Verdict: ‘He fixed the match she fixed him’ is the debut work of author Shikha Kumar. The author has attempted to pen down a fresh story in the genre of love story.

After giving a single look at the cover, the first thing that came in my mind is, cute. The cartoon characters, the pink heart and the pink flavor on the cover gives this book a much needed feel  and will indicate the readers that this book is going to be yet another love story. If you hear the name without looking at the cover, you may guess this book is on match fixing but it is not and this name suits the content perfect. The blurb seems interesting too and I can say the readers will pick the book by its appearance.

The story starts with introducing the female protagonist Shreya and her family. Her recently retired father was searching for the perfect groom for her beautiful, elegant and intelligent daughter when the Kharbanda family form Delhi knocked their door. Just after Shreya’s marriage with the charming KunalKharbanda, the author landed up with a grand twist which will left the readers awe-struck. The story moves on with Shreya trying her best to cope up the challenges thrown by Kunal. But the main essence of the story lies under the way the hatred between these two transforms into love. The author hasn’t shown any hurry while portraying the transformation which makes this story different. There was a wonderful message for the readers at the end.

The narrating style is lucid and engaging. The simple words and the witty conversations will make the readers entertaining till the end. At times the readers might feel the narrating style is a bit slow but it goes with the story.

The characterization was good and to the point. I would appreciate the author for not dragging scenes and for not introducing unnecessary characters to make the story lomg. But apart from the main characters like Shreya, Kunal, Mahesh, Anuradha, Astha, Vineet, who have come alive by the description style of the author, other members of the two families lacked the lime light at times.

This book has a good story line and the author has narrated the whole story in an easy going language. The book has started with a regular note and hadn’t promised anything bigger in the first few chapters.The speed of the story is a bit slow and I felt the constant use of Scavin Eyewear instead of spectacles or sunglass is pretty annoying. Apart from this minor drawbacks, I felt this book is good and any type of readers can enjoy the book.

Final Words:  The debut writer has done a commendable job in jotting down a different love story and successfully dodged the chic-lit tag. A story that tells how divine the relationship of Husband and Wife is.

Title: He Fixed the Match She Fixed Him
Author: Shikha Kumar
Publisher: Vitasta
Page Count: 284
My Rating: 4.25/5

Available At –

Friday, 5 December 2014

Review of 'Of Course, We Are Best Friends' by 'Sonia Bansal'

Blurb:  Aditya and Aditi, both bid adieu to their sheltered existence and walk in the world loaded with challenges.
When they began to sketch their perfect ending laden with joys and smiles then all of a sudden…
Destiny gifted them another picture.

Have you ever fallen in love with your best friend..??
If yes, then fasten your seat belts and get ready to experience the most thrilling ride of your life, ride from the love to out of it, from school corridors to college campus blended with a maze of swirling emotions.
A true yet unusual saga of Aditya and Aditi imbued with traces of pleasure crunchy moments of happiness and togetherness.
Beaware!! It may change your definition of love and friendship.

Verdict: ‘Of Course, We are best friends!’ is the debut novel of author Sonia Bansal. The book is yet another tale of friendship and love in the backdrop of high school and college.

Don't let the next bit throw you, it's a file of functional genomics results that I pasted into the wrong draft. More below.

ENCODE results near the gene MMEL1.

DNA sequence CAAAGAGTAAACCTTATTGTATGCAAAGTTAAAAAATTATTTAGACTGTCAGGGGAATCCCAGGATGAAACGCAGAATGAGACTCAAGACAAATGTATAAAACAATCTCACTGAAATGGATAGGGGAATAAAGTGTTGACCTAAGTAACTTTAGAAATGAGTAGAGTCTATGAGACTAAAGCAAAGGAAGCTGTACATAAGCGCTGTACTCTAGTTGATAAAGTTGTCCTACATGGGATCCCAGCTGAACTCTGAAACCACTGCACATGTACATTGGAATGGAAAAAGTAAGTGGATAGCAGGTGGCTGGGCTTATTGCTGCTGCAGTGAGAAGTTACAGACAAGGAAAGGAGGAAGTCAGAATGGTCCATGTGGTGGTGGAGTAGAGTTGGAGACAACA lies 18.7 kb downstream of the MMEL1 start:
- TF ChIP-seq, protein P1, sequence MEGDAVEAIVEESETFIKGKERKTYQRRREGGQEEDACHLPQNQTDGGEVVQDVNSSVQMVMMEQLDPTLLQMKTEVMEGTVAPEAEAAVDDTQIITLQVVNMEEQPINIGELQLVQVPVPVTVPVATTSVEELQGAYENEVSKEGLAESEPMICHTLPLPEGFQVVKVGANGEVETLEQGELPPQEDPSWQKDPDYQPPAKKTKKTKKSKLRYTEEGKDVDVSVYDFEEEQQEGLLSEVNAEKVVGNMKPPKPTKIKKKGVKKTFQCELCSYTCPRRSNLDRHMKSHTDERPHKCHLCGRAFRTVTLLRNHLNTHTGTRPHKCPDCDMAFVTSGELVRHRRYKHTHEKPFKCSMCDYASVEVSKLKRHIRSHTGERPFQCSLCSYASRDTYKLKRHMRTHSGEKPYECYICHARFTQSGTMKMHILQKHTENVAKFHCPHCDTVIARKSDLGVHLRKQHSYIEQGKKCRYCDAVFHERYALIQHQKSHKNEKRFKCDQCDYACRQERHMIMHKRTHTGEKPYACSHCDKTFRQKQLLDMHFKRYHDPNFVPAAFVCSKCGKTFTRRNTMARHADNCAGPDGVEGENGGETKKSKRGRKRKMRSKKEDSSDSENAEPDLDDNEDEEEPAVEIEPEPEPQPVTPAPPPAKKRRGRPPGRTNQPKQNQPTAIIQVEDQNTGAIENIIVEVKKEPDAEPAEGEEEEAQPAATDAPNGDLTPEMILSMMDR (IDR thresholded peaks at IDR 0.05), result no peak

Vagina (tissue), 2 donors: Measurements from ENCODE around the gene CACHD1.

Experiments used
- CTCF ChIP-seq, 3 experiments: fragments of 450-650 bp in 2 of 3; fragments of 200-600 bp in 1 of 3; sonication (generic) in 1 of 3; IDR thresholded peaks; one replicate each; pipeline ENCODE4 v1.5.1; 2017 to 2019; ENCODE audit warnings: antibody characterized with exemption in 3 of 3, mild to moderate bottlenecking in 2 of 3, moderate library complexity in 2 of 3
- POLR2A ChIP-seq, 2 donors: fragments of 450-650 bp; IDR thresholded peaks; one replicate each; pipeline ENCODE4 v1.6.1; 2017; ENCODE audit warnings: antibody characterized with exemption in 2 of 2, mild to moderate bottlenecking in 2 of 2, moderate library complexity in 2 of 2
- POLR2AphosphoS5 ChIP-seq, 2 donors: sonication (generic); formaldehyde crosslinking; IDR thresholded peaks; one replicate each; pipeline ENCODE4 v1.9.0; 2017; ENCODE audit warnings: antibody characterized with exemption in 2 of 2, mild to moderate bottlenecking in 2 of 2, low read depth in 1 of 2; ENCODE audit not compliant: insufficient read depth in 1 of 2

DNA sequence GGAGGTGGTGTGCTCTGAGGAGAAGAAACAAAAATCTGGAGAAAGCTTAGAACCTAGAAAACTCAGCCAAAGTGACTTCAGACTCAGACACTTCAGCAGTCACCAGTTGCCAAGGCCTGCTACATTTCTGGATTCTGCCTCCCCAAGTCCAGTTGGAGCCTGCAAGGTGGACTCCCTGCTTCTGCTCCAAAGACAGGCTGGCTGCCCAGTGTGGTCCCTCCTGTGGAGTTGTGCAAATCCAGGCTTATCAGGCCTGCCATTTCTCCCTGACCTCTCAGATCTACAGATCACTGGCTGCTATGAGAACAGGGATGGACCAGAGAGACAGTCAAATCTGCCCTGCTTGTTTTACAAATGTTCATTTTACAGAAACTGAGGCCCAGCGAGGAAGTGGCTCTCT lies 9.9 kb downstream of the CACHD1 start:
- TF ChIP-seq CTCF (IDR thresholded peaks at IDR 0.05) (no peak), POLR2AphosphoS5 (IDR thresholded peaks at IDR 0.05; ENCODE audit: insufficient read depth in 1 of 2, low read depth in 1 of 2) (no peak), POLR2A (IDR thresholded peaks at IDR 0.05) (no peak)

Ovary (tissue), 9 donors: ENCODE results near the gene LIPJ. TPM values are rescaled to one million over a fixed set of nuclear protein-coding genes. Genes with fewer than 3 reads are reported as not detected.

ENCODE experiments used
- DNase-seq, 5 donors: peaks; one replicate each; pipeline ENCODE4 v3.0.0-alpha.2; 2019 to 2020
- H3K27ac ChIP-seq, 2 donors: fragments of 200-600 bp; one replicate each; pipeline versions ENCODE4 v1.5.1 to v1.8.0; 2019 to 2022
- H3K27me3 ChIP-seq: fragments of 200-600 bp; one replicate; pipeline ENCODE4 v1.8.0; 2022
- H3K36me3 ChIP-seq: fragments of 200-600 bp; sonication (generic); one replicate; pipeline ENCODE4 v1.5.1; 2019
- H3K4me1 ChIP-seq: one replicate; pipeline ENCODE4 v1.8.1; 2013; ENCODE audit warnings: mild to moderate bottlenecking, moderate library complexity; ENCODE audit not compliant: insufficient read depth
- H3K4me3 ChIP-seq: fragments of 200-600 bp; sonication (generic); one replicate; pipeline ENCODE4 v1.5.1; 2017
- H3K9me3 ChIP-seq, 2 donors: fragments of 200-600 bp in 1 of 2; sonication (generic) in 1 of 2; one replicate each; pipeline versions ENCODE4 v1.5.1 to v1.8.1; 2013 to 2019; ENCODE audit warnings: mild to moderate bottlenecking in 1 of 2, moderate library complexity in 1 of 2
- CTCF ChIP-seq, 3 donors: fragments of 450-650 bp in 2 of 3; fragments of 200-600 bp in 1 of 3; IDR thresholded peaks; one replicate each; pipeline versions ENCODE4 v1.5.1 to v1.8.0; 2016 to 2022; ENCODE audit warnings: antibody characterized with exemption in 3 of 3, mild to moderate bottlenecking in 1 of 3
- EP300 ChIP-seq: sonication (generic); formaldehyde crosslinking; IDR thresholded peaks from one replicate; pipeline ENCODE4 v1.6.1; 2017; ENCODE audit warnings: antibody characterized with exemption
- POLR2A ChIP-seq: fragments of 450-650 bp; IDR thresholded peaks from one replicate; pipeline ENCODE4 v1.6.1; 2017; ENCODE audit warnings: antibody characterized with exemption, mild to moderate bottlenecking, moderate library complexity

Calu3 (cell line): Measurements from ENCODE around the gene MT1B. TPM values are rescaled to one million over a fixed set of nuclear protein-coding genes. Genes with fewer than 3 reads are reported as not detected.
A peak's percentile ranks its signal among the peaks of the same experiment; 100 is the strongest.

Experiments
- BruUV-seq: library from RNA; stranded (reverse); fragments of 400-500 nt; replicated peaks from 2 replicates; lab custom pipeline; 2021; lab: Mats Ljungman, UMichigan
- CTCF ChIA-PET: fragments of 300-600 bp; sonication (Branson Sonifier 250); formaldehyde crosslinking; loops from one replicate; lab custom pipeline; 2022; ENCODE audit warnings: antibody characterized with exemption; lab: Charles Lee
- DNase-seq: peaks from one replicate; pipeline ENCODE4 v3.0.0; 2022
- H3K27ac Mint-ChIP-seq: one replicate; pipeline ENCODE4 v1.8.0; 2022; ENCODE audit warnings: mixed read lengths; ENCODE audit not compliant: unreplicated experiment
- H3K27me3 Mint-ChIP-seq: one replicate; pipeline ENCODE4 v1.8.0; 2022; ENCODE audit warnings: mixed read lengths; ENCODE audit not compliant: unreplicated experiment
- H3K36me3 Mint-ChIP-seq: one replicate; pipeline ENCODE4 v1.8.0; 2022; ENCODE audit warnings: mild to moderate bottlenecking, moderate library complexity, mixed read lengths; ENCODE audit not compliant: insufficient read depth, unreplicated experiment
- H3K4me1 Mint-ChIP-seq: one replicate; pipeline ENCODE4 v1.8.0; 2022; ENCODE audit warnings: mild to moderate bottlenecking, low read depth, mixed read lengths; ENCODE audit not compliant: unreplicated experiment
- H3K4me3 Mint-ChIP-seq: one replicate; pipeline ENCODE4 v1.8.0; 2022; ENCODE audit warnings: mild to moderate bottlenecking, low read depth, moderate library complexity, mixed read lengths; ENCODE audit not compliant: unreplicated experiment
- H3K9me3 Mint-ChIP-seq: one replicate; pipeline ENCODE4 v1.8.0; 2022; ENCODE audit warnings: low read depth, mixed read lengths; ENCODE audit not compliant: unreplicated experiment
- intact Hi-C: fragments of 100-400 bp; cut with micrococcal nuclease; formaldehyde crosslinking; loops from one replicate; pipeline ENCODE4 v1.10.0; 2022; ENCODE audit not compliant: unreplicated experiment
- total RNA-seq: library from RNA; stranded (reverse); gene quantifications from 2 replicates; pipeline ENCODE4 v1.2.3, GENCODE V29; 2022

The cover looks very simple to me but goes with the title. The cover is not gorgeous enough to drag the reader’s eyes and I feel the book can easily be lost in the crowd of numerous romantic novels by Indian authors. The name sounds good but not intriguing and doesn’t help the book to stand out from the rest. I would say the first appearance of the book is pretty ordinary and nothing remarkable.

As the blurb suggests, the book starts on a regular note with the Aditi (the female protagonist) joining a new school and soon finds out a good friend in Aditya (the male protagonist). Without understanding the depth of the emotion, it was love at first sight for Aditya. An introvert guy at nature Aditya, can feel butterflies in his stomach whenever he talks to Aditi. Soon they became friends and started sharing every tiny details about each other. Like always, after few days Aditi starts to like him and soon they were dating. Their relation faces the problem when they were promoted to college and have to part ways. Can their relation survive the long distance? Can Aditya, who was more involved in the relation, find a solution to save his love? All these answer lies inside the story.

The narrating style is the main force behind the story which will keep the readers engaging. The author seriously got some skills to narrate a story but she have to work on framing a better plot. The narrating style is simple and very much in the trend. The narrating style helps the readers to understand the point of view of both of the protagonists which I like the most. Apart from Aditi and Aditya, the other characterization is not that impressive and would not be able to create any effect on the readers.

The book has few silly spelling mistakes and few grammatical mistakes too which disturbs the flow of the story. The story is not new and very much similar to the high school romance book available. The narrating style is remarkable for a debut writer. I will definitely be looking forward to read from this author in the future. Those who have experienced a school crush or teenage love, can enjoy this story. I would recommend this book to those who are in search of a light and refreshing read after a tired day. 

Final Words: This is a teenage love story with a sweet and simple narrating style. Kudos to the author for her wonderful skill of describing emotions. A light read.

Title: Of Course, We are Best Friends!
Author: Sonia Bansal
Publisher: Blackbuck Publishers
Page Count: 200
My Rating: 3.5/5

Available at –